Judique is a town famed for its Celtic music. I raced past the Celtic Music Interpretation Centre. What I appreciate about Judique came after the town - an ATV trail. I found this trail when making a quick pit stop. What a temptation. Should I ride it or not? May I ride it? I finally ended my indecision and just did it. About 50km further I reached its end in Inverness. This trail was a thrill to ride. It was fun to be off the pavement, away from the traffic, and cruising an old RR bed winding past swamps, lakes, forest, little harbors and over streams. In all that way, I encountered four other people. My luck was compounded when I got a delicious burger at a very unassuming beachside food joint in Inverness (probably the most scenic of the Cape Breton towns with a lovely beach and renowned golf course). North of Inverness, I found the Cabot Trail that enters the National Park. The highlands tower above the ocean at a pretty uniform height. The plateau is home to bogs, little lakes, and lots of very wind abused stubby pine trees. That is all a blur to the motorcyclists who flock here as much for the thrill of the twisting tarmac as for the scenery. I enjoyed both!
Indecision gripped again about where to camp. The final national park campground that came in question looked a bit grim, so I headed north to the tip of the peninsula. The Jumping Mouse Eco Campground in Bay Saint Lawrence was quite a reward for the longer than expected drive. Perched above a tiny lobstering village and harbor, the campground affords a breathtaking view north with towering sylvan mountains sheltering the bay to the east and west. I was the only guest. I set up camp, marveled at the views, walked to the pier, and then wondered how I would sleep with the wind gusts and threatening weather. The rain never materialized, but the wind was amazing. Lying in my tent, I could hear individual gusts of wind zip past...sometimes a ways off, sometimes striking the top of my tent. I have never heard the wind like this. It was like there were witches or spirits joyriding just over the treetops. Over time, though, they faded...and so did I.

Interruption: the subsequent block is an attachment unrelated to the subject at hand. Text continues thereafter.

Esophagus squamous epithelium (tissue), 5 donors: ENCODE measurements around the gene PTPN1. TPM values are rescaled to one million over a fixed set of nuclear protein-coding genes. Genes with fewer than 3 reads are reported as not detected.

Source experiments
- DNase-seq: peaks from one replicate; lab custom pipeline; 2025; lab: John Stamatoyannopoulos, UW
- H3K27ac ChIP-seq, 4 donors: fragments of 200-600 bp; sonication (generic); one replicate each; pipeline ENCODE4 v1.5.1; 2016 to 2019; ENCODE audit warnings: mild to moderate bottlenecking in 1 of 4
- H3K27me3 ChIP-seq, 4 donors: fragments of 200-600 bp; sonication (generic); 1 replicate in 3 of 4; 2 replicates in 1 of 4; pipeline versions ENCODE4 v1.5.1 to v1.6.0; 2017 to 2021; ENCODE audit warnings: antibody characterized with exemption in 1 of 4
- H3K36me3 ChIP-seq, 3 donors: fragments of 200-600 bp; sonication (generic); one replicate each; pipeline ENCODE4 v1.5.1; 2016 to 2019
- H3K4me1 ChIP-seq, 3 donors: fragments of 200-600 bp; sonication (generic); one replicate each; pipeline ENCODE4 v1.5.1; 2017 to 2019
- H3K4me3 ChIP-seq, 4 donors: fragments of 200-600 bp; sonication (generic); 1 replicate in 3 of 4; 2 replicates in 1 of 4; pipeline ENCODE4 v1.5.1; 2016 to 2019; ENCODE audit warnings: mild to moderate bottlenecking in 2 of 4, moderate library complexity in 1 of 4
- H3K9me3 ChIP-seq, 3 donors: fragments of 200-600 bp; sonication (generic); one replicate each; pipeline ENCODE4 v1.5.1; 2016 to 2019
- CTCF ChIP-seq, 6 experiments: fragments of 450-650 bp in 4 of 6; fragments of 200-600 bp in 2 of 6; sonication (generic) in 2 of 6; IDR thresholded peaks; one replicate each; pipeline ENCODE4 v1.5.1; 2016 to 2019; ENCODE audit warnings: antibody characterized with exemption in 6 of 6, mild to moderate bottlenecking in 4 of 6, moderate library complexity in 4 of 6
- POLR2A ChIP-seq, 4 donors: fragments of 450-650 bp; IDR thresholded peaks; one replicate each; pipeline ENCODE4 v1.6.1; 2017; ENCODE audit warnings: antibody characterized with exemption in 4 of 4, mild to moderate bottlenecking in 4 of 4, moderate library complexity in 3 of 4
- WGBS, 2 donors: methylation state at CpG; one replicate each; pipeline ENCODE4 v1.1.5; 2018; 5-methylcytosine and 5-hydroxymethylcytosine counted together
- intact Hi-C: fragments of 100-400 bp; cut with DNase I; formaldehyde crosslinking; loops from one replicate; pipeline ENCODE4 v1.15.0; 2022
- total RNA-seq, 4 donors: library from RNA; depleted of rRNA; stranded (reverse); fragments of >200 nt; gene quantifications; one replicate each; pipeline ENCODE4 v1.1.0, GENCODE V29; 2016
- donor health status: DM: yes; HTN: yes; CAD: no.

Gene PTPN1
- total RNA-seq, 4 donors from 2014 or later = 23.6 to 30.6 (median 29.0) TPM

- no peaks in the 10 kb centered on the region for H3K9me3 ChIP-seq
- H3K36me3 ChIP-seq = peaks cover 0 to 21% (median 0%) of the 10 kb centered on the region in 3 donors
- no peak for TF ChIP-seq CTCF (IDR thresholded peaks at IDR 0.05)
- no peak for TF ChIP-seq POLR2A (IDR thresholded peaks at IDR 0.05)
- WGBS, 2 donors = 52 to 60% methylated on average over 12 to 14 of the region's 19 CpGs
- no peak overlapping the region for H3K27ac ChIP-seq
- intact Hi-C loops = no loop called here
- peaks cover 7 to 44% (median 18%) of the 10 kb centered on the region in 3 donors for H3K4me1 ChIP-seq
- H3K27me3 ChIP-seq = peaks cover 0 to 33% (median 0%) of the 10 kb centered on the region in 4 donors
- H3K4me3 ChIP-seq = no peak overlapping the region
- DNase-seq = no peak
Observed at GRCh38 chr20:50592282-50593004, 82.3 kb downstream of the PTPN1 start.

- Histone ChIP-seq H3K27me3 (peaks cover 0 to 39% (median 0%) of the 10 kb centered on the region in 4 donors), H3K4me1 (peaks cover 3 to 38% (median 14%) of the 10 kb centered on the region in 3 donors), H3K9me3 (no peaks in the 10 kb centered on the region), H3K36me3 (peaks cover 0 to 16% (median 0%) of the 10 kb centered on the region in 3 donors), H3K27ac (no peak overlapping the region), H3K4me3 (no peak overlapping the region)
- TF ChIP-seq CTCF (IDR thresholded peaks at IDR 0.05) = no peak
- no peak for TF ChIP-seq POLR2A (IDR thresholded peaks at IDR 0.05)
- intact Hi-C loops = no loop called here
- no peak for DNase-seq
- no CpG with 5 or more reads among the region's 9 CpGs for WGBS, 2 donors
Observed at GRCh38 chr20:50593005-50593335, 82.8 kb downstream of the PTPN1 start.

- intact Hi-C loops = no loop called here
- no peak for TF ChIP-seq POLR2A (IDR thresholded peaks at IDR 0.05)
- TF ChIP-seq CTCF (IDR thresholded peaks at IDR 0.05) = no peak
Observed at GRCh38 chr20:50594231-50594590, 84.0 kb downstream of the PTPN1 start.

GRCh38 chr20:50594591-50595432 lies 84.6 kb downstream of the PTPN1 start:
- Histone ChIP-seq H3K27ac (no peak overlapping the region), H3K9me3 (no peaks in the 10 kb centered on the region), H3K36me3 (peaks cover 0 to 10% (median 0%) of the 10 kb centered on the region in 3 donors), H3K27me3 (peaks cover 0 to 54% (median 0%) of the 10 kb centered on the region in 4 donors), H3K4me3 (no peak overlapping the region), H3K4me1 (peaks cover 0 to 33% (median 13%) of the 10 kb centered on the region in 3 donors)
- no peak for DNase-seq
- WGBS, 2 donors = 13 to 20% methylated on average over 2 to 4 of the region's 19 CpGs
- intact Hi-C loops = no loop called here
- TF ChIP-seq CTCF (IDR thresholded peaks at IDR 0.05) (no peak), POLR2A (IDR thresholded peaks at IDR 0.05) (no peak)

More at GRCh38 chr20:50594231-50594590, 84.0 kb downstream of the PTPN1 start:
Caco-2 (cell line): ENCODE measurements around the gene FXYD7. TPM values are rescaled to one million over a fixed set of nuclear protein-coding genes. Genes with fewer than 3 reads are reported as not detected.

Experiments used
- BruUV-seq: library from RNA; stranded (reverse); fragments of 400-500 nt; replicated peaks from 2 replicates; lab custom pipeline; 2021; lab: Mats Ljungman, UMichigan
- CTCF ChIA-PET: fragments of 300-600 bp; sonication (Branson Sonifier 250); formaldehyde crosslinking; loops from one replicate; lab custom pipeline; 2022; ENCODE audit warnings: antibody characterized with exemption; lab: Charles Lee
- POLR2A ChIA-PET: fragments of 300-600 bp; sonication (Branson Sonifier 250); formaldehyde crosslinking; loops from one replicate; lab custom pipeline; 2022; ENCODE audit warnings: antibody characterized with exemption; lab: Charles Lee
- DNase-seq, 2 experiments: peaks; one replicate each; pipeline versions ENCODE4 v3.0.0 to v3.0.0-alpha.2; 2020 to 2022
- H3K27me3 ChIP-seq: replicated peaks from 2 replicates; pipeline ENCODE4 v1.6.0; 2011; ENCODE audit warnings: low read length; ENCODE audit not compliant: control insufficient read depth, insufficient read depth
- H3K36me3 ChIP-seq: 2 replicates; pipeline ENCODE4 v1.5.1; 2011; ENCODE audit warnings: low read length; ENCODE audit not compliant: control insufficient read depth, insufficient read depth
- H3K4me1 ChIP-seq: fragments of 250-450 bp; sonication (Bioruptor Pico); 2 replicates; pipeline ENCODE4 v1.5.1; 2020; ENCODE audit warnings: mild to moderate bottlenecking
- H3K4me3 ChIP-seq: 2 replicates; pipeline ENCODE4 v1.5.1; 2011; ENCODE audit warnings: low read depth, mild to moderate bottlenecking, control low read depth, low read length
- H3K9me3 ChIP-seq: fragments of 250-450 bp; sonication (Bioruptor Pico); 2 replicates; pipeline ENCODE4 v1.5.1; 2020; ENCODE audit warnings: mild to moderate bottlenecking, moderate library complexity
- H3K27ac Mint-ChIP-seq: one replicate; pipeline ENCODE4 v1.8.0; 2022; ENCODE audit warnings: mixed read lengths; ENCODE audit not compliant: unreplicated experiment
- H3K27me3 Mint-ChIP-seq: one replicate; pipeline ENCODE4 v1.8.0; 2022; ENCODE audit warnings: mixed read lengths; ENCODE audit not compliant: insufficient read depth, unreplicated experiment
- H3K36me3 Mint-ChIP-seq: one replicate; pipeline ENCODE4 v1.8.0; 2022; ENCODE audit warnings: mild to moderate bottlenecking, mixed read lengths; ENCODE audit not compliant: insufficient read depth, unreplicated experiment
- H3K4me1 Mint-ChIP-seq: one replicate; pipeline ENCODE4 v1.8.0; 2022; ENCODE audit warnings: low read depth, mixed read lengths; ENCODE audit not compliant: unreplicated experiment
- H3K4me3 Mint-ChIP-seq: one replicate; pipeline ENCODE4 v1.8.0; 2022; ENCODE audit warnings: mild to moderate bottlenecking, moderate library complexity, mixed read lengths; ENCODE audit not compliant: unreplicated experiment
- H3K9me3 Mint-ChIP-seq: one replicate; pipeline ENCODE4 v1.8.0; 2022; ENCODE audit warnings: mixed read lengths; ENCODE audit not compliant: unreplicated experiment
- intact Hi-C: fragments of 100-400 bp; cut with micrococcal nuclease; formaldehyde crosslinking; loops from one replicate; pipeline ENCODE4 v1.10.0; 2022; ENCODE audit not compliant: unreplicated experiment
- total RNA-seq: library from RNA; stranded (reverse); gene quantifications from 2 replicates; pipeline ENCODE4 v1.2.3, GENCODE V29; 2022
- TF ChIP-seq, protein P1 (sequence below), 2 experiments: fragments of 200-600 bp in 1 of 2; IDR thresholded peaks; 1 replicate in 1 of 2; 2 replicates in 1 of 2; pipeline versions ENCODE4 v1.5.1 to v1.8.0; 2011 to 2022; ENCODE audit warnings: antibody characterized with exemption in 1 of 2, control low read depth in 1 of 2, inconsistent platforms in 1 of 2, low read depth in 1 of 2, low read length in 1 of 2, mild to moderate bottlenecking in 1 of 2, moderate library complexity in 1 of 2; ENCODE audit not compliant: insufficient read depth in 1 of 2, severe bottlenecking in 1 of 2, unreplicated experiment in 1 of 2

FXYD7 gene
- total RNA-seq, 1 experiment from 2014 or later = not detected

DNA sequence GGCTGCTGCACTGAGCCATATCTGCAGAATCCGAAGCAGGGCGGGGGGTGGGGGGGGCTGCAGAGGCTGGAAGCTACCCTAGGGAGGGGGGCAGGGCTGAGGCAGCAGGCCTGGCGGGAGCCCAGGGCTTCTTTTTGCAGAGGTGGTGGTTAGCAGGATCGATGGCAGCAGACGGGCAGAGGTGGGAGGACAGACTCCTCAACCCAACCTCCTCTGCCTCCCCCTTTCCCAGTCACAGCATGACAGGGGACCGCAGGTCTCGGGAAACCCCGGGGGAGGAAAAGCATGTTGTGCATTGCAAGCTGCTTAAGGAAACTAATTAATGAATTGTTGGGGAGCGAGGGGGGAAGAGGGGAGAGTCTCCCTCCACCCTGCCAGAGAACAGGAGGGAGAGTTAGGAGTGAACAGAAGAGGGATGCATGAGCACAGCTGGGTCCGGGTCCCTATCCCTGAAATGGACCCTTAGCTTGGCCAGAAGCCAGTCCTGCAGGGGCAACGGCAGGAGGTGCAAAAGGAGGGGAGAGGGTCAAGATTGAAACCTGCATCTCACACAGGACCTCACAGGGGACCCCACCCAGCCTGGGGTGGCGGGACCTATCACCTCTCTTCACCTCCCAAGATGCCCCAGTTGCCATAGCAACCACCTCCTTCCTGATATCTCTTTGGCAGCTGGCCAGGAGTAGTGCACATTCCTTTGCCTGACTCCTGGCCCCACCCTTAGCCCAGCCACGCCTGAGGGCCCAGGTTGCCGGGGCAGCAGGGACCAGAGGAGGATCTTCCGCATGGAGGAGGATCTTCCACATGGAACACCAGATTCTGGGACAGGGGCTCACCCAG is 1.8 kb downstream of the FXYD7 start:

I am now in Louisbourg, home to a restored French fortress. This fort's fate has been a footnote in my AP history class for years, as it was built by the French, taken by the British in the War of Austrian Succession, it was returned in the peace settlement (Status quo ante bellum) and then taken for good in the French and Indian War and destroyed by the British. Today's ride was a foggy and damp one. I am now poised for the next leg of my journey. I made reservations to take the ferry from North Sydney, Nova Scotia to Argentia, Newfoundland tomorrow. I have also made reservations at the youth hostel in Saint Johns, Newfoundland. Tomorrow will be a big day!